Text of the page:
By Shannon Schuyler, PwC
2014 was a landmark year. Megatrends like demographic shifts, technological breakthroughs and rapid urbanization collided with milestone events -- such as India’s 2 percent give-back mandate and the People’s Climate March -- to re-shape how the world views businesses’ responsibility in the marketplace.
I recently participated in a Twitter chat, on behalf of PwC and the PwC Charitable Foundation, with TriplePundit and Dave Stangis of the Campbell Soup Co. During the chat, we touched on these issues and how they will impact the way we think and act as responsible business organizations in 2015. While there were many important insights and trends, there are seven that I believe will transform the landscape in 2015.
This Year: Expect the adoption of more sophisticated employee engagement strategies with a focus on personalization and mobilization. Companies will look to help employees define purpose across a variety of different levels. We are also likely to see deeper engagement strategies via pro bono and skills-based volunteering, as well as companies embracing digital innovation to drive scale.
This Year: Expect investment in youth education to continue to comprise a large portion of company giving strategies. Technology, digital tools and game-based learning are the wave of the future. These new teaching tactics can help to transform, revamp and retool the way students and educators approach learning, especially within challenging subjects like math and science, where U.S. youth typically lag behind those from other parts of the world. As budget issues continue to plague school districts in communities across the country, expect to see business play an increased role in investing in quality education programs.
This Year: We’ll see more companies looking to address diversity in a variety of forms. From a talent perspective, CEOs want to hire employees who bring more to the table than ever before. In fact, according to PwC’s 18th Annual Global CEO survey, 85 percent of CEOs said they are actively searching for talent in different geographies, industries or demographic segments, and 80 percent are looking for a broader range of skills than they did in the past. Today’s business environment requires innovative thinking and the ability to examine issues from a range of perspectives. Companies want boards that are better suited to address evolving and increasingly complex business, regulatory and political environments.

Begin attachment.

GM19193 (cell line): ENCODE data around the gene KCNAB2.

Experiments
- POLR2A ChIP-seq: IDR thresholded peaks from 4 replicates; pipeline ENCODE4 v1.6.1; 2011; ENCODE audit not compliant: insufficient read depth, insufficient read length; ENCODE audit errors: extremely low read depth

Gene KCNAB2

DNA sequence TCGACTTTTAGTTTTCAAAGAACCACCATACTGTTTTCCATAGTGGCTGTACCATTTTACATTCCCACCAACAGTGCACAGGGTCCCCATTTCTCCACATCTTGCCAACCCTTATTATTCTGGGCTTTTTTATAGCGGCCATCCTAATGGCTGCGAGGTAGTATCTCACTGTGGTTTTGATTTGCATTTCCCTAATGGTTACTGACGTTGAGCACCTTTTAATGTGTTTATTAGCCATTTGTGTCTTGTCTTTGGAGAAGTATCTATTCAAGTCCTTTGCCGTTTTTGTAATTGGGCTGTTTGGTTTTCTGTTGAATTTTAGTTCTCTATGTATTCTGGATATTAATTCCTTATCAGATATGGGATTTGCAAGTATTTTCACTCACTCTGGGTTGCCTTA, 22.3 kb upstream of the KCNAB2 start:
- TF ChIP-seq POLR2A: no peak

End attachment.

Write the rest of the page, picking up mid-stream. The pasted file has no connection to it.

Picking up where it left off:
This Year: Expect to see an uptick in new organizations, tools and applications – such as innovative digital mapping tools to ease the targeting and sharing of resources – that enhance the value of the sharing economy. The challenge now is how to support the development and maturity of these creative companies and industries to bring them to scale. Those in the digital and social purpose worlds should be able to complement them.
This Year: Investors can expect to see increased collaboration at the supply chain level, leading the way for more sustainable sourcing. Industry leaders play an important role in setting the supply chain goals, such as greenhouse gas reduction targets and sustainable sourcing, that consumers and businesses want to see – creating a competitive marketplace advantage. Other supply chain risks – climate change, human rights violations and the use of controversial raw materials – may also come into play, as investors increase pressure to address potential supply chain risks.
This Year: Expect to see a rise in local government action to address the challenges posed by climate change. On the federal level, the new GOP leadership in Congress has pledged to thoroughly review proposed clean energy regulations, including the adoption and implementation of the EPA Clean Power Plan for power plants. On a global level, expect to see a crescendo of business engagement leading up to the United Nations Framework Convention on Climate Change later this year, which is seen as a critical opportunity to achieve a binding global agreement on climate. Further, U.N. member states are working with the business community to advance a series of sustainable development goals to grow economic, social and environmental advancement.
This Year: Financial reporting can be resource intensive for issuing companies and of suboptimal value to investors. Expect to see a newfound openness to revised standards and frameworks for reporting, such as the Sustainability Accounting Standards Board (SASB) and the International Integrated Reporting Council (IIRC) Guiding Principles.
Bottom Line: I’ve been closely following these seven CR trends throughout 2014, and believe these issues are prime for increased movement in 2015. What did I miss? What are your predictions? What’s next? Share your thoughts with me @shannonschuyler #pwcCR2015.
Image credit: Flickr/keiya
Shannon Schuyler is the corporate responsibility leader for PwC and the president of PwC’s Charitable Foundation, Inc.